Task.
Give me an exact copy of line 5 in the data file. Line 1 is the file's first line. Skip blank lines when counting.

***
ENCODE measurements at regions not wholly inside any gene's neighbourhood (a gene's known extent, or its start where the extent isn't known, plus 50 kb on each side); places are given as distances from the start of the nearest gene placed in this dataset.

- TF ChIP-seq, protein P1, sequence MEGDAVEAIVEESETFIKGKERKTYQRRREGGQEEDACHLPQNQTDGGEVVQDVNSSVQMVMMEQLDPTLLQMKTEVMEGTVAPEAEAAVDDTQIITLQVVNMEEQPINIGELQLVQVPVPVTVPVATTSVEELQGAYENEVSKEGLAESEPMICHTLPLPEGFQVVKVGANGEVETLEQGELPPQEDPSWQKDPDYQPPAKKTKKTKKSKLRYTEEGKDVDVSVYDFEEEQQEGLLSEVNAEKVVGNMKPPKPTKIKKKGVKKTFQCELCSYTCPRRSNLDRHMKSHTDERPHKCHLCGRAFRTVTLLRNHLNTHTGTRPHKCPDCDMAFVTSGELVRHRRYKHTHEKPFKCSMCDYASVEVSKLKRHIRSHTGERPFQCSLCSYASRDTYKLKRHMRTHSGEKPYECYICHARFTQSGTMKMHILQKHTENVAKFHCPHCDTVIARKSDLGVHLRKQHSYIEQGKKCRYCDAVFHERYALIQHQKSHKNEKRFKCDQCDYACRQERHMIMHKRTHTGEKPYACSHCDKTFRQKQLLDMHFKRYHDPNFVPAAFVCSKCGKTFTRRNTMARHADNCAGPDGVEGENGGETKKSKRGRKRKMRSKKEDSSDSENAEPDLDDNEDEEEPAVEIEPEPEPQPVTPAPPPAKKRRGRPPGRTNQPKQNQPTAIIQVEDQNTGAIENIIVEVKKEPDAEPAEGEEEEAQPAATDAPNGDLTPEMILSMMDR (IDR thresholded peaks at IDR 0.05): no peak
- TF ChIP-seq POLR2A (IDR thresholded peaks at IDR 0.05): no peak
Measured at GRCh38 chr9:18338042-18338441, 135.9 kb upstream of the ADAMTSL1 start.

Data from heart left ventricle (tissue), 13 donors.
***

Data from heart left ventricle (tissue), 13 donors.